The central digital currency has national support, which can avoid the impact of market turbulence to a certain extent.

However, because the application scope of digital currency of central banks is mostly limited to their own countries at present, the most important thing that stablecoins are superior to central digital currency is that they can naturally realize cross-border payment transactions worldwide and reduce the cost and risk of payment and settlement.

Perhaps what is worth looking forward to is a global stablecoin. As Vitalik Buterin, the founder of Ethereum, said in an interview in December 2022, it will be revolutionary for the industry to create a stablecoin that can resist hyperinflation and can withstand all types of conditions (including the chain and broader macroeconomics).

“If you can create a stablecoin, it can survive under any circumstances, including the hyperinflation of the dollar… If you can create something that makes everyone who experiences this situation feel like a lifeline, it is also a huge opportunity.” – Vitalik Buterin

The Struggle Between “Digital Dollars” and “New Weapons”


Tether (USDT) was launched by Tether Limited in 2014. Its reserve assets consist of US treasury bills, commercial paper, money market funds, and cash dollars. It is the largest stablecoin with the largest trading volume and market value in the world. As of February 7, the market value of USDT exceeded $68 billion.


USD Coin (USDC), launched by Circle Inc in 2018, is the second stablecoin in the world in terms of trading volume and market value. As of February 7, the market value of USDC was nearly $42 billion.

Will 2023 Be the First Year of Stablecoins?

In June 2022, USDC approached USDT for the first time since its establishment, with a market value of more than $58 billion.

The price fluctuation was relatively unstable at the beginning of the issuance of the USDT. The ratio of the USDT to the US Dollar was up to 1:1.32 and down to 1:0.57, with a maximum increase and decrease of nearly 75%, and then gradually stabilized at 1.

USDT took advantage of the first-mover advantage and dominated the market for a long time. Until it fell below 50% in November 2021, the recession was difficult to reverse. In 2022, the decline was further expanded, and the market value fell from $78.4 billion to $66.2 billion.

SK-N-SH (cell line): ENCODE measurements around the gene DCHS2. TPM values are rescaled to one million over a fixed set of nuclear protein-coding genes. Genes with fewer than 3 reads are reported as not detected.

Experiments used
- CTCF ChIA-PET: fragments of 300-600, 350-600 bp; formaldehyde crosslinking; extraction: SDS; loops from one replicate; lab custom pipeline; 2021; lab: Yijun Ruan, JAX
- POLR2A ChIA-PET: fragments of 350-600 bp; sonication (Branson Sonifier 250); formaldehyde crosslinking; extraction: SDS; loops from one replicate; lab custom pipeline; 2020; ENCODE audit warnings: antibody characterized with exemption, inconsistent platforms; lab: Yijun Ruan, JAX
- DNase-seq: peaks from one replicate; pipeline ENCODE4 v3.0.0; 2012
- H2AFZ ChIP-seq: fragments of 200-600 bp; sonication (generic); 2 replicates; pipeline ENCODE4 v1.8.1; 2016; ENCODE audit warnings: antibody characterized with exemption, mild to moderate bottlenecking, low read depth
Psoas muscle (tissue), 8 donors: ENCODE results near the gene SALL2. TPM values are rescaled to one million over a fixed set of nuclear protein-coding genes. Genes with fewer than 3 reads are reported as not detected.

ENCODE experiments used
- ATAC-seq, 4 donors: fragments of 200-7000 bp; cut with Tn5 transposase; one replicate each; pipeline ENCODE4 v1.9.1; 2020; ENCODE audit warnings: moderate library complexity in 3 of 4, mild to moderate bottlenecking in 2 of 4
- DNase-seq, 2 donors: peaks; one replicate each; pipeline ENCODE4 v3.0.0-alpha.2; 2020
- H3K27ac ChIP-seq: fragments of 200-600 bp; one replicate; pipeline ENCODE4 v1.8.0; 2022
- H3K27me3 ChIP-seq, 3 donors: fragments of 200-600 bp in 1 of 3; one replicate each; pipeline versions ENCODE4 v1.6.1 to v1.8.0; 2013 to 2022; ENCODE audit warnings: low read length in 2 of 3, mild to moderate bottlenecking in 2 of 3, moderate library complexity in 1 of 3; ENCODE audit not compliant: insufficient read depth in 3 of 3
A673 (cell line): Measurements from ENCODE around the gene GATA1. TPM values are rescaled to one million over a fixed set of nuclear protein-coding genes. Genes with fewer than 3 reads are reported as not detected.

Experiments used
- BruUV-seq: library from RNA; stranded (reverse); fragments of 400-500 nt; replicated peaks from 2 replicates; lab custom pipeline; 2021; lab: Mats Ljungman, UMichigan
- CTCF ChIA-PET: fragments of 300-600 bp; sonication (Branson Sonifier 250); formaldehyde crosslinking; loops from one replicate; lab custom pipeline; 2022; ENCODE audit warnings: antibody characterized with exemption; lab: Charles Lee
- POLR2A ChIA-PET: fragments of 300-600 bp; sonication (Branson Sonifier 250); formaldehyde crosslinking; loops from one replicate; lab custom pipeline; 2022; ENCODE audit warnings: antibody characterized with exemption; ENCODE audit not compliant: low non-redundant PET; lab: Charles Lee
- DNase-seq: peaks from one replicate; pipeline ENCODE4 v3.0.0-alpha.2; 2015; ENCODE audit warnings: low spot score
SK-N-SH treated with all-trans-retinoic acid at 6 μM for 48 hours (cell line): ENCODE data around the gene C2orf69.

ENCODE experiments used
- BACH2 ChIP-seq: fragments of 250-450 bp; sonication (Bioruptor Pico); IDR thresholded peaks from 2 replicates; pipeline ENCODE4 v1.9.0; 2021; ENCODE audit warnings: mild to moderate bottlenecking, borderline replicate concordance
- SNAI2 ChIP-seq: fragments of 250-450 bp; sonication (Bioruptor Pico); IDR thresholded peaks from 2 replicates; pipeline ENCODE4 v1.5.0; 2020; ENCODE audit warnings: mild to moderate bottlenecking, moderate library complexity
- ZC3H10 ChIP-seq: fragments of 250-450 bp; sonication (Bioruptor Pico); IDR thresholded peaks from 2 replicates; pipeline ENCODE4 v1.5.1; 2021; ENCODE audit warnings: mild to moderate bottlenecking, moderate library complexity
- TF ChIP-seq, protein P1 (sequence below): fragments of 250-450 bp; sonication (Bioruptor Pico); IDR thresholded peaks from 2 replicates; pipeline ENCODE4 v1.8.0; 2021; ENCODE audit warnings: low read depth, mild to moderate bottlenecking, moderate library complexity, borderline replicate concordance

Since the issuance of the USDC, the price has fluctuated slightly, with the highest ratio of 1:1.17 to the dollar and the lowest ratio of 0.89, and the fluctuation range is below 15%. Arcane Research has predicted that in October 2022, USDC will replace USDT as the largest stablecoin.

In 2022, USDC did live up to expectations. Its market value increased from $42.2 billion to $55 billion, and its market share increased to 36.3%, approaching 43.8% of USDT. Even in the UST crash, the USDC was hardly affected and the price soared to $1.02.

Will 2023 Be the First Year of Stablecoins?

Unfortunately, USDC stagnated after the second half of last year. In September, the market value of USDC fell by 5.5%, while the market value of USDT resumed increasing by 1%. In addition, in order to add liquidity to BUSD and remove the smaller stablecoins and USDC of the exchange, the vision of replacing USDT seems increasingly remote.

Will 2023 Be the First Year of Stablecoins?

As of the time of writing (February 7), USDT’s market share was 50.7%, USDC’s market share was 30.7%, and BUSD’s market share was 12.1%, which investors can check from the Gate.io Crypto Prices.

The dispute over which of the two stablecoin giants is better or worse continues. The reserve cloud that plagues USDT cannot be solved. It seems that Tether‘s motto is not to provide clear self-certification information and proof.

Last week, the Wall Street Journal revealed that by 2018, 86% of Tether‘s shares were controlled by four people: one of the founders was a child star, and later became an early cryptocurrency investor; Another founder and major shareholder engaged in plastic surgery and beauty industry before turning to electronic products import and cryptocurrency; A new boss went deep into British politics. This dramatic leadership structure has to make people feel the richness of the crypto industry.

In January this year, Circle announced that it would cooperate with Deloitte, one of the four major international accounting firms, to audit its reserve certificate, which has the momentum to transform into global stablecoins.

More media even compared the USDC to “a new weapon for the United States to penetrate other countries”. In terms of transparency and regulation, USDC and USDT are heading for different paths, and the first year of stablecoins may be ushered in in the competition between them.